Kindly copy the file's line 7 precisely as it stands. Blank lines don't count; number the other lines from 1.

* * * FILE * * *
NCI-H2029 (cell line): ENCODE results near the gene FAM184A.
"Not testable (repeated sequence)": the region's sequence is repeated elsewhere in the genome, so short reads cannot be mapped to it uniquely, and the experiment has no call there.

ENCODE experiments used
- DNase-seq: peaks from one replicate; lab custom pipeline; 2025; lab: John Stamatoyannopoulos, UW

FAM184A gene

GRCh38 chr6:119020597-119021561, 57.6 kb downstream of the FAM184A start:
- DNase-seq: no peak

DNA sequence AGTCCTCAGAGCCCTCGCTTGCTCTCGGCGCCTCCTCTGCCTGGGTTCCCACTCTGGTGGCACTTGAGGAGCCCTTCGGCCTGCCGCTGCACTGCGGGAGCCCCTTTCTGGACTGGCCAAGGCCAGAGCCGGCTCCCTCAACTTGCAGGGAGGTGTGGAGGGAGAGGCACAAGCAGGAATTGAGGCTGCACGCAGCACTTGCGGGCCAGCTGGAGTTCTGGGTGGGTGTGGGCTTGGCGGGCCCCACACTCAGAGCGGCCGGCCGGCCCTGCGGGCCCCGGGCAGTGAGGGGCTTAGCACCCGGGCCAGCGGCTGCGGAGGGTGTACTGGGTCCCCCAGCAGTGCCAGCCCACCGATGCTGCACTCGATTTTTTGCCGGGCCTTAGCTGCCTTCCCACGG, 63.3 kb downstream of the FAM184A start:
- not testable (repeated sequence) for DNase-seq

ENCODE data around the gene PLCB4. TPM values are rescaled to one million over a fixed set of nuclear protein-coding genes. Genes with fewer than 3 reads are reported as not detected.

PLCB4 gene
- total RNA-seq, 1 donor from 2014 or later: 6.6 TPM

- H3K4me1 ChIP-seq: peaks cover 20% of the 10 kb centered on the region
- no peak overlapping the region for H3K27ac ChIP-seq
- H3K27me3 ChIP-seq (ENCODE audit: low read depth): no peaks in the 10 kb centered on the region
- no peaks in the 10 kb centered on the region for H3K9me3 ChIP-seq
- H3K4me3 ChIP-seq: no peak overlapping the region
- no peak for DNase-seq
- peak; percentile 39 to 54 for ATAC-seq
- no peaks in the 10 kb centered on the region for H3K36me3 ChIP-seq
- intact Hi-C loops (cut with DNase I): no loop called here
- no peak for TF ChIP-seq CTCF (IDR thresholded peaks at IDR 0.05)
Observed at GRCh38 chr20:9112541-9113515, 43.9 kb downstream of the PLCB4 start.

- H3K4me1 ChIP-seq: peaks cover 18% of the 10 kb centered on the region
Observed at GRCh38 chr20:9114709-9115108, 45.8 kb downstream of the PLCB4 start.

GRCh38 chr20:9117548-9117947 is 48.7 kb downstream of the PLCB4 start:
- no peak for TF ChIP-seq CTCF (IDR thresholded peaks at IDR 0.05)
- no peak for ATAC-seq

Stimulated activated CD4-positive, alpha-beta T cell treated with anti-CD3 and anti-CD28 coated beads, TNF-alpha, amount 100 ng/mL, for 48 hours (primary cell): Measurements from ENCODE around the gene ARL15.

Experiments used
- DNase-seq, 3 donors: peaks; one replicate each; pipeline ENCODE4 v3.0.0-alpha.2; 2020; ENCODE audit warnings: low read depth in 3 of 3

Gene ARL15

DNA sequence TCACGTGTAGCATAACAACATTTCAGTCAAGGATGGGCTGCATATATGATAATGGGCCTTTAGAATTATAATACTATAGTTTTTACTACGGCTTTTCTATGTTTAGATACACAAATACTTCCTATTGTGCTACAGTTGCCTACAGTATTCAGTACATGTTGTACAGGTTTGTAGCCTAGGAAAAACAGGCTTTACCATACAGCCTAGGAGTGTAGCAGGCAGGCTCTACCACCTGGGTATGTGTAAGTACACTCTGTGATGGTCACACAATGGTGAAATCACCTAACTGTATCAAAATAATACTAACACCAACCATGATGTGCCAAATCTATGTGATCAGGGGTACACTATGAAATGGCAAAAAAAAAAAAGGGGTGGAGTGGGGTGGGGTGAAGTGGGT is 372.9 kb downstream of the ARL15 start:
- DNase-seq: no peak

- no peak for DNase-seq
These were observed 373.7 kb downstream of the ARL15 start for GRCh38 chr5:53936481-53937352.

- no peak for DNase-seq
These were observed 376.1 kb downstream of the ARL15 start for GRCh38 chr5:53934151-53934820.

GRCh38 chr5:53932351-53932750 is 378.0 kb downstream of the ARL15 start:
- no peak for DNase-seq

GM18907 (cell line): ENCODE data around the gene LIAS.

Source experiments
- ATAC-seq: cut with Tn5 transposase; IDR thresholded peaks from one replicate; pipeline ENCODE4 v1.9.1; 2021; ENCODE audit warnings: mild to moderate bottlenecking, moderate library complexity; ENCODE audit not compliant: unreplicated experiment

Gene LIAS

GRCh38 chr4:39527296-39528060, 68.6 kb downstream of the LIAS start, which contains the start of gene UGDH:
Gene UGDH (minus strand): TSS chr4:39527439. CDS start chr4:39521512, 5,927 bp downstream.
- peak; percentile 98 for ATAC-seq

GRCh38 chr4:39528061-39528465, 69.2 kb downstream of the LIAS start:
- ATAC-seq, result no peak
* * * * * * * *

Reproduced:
- DNase-seq: no peak